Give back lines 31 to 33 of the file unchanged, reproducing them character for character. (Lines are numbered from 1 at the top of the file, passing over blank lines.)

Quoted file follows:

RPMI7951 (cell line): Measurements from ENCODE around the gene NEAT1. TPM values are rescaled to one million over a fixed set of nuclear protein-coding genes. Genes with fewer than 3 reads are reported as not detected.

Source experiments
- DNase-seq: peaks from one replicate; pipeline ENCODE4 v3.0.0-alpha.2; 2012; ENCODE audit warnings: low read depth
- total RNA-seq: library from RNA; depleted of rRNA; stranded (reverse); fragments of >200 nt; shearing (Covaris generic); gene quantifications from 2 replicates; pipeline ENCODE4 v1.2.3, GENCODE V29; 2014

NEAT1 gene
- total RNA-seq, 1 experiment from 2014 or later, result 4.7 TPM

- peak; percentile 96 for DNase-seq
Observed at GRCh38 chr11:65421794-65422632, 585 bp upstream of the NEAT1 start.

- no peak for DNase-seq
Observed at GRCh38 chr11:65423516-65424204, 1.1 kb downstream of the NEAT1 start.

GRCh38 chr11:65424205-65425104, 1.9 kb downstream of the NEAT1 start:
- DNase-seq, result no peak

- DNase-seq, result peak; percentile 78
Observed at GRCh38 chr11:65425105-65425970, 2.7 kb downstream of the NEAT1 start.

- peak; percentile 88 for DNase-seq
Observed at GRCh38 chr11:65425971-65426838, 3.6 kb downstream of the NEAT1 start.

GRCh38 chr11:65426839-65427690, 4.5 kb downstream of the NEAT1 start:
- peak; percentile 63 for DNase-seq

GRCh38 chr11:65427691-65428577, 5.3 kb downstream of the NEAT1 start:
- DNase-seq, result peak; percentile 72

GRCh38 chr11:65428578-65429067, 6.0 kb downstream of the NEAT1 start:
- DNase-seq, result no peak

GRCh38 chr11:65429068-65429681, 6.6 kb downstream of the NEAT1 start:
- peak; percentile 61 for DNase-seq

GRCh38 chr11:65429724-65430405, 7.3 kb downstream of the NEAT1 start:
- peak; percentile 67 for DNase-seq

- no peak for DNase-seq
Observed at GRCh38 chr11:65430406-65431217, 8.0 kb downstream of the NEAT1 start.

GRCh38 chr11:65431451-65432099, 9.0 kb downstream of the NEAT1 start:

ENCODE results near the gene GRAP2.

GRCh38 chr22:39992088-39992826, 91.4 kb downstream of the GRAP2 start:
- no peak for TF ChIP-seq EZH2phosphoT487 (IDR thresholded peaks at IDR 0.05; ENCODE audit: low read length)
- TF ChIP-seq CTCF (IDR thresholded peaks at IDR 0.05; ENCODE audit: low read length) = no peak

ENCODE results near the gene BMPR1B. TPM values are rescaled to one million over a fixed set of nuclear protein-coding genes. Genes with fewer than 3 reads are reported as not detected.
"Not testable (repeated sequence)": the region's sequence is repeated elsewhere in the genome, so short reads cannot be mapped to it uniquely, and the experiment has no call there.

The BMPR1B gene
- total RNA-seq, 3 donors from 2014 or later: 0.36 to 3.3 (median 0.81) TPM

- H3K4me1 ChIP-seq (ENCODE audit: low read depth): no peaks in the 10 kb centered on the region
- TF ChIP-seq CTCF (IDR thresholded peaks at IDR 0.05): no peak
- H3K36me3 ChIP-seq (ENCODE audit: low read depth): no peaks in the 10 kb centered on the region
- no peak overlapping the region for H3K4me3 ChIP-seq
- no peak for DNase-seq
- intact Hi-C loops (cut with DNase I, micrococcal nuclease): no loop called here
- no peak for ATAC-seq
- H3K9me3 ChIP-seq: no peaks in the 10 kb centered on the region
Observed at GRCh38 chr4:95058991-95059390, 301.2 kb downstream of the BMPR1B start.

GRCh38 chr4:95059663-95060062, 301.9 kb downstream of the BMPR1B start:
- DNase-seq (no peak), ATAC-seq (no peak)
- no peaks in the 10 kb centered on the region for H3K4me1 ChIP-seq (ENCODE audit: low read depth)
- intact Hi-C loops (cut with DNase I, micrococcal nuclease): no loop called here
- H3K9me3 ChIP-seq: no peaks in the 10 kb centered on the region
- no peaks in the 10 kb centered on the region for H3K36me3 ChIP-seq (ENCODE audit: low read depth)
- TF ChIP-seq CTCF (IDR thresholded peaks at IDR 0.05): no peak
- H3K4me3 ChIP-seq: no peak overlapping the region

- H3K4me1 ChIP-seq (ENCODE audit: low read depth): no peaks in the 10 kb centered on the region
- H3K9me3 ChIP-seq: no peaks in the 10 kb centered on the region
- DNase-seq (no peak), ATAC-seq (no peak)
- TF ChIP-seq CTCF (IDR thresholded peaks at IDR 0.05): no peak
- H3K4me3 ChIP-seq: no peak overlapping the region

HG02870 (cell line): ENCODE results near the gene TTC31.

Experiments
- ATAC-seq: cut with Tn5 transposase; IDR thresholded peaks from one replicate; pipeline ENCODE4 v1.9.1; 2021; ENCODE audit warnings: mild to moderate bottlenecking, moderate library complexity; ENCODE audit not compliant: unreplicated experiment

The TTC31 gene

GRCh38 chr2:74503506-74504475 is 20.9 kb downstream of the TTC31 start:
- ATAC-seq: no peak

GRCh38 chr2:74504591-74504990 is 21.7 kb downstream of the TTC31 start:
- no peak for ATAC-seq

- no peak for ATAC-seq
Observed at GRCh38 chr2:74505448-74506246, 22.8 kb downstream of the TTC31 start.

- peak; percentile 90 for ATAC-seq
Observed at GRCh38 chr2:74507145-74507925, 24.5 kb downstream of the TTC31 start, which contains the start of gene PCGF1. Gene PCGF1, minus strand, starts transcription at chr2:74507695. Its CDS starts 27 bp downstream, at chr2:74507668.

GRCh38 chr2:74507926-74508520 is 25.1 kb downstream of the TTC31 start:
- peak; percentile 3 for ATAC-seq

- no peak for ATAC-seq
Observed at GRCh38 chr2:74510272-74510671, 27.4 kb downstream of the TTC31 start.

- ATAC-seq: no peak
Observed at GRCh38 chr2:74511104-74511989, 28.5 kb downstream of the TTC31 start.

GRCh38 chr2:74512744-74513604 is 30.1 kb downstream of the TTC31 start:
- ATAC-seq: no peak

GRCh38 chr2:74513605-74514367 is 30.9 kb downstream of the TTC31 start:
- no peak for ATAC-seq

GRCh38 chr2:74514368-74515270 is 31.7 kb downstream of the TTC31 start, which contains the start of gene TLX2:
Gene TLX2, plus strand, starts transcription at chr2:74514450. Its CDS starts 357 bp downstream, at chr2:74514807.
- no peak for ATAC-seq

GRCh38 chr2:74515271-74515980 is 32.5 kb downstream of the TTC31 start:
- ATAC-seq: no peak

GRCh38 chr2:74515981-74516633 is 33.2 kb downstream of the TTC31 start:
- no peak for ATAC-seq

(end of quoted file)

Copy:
GRCh38 chr22:39992088-39992826, 91.4 kb downstream of the GRAP2 start:
- no peak for TF ChIP-seq EZH2phosphoT487 (IDR thresholded peaks at IDR 0.05; ENCODE audit: low read length)
- TF ChIP-seq CTCF (IDR thresholded peaks at IDR 0.05; ENCODE audit: low read length) = no peak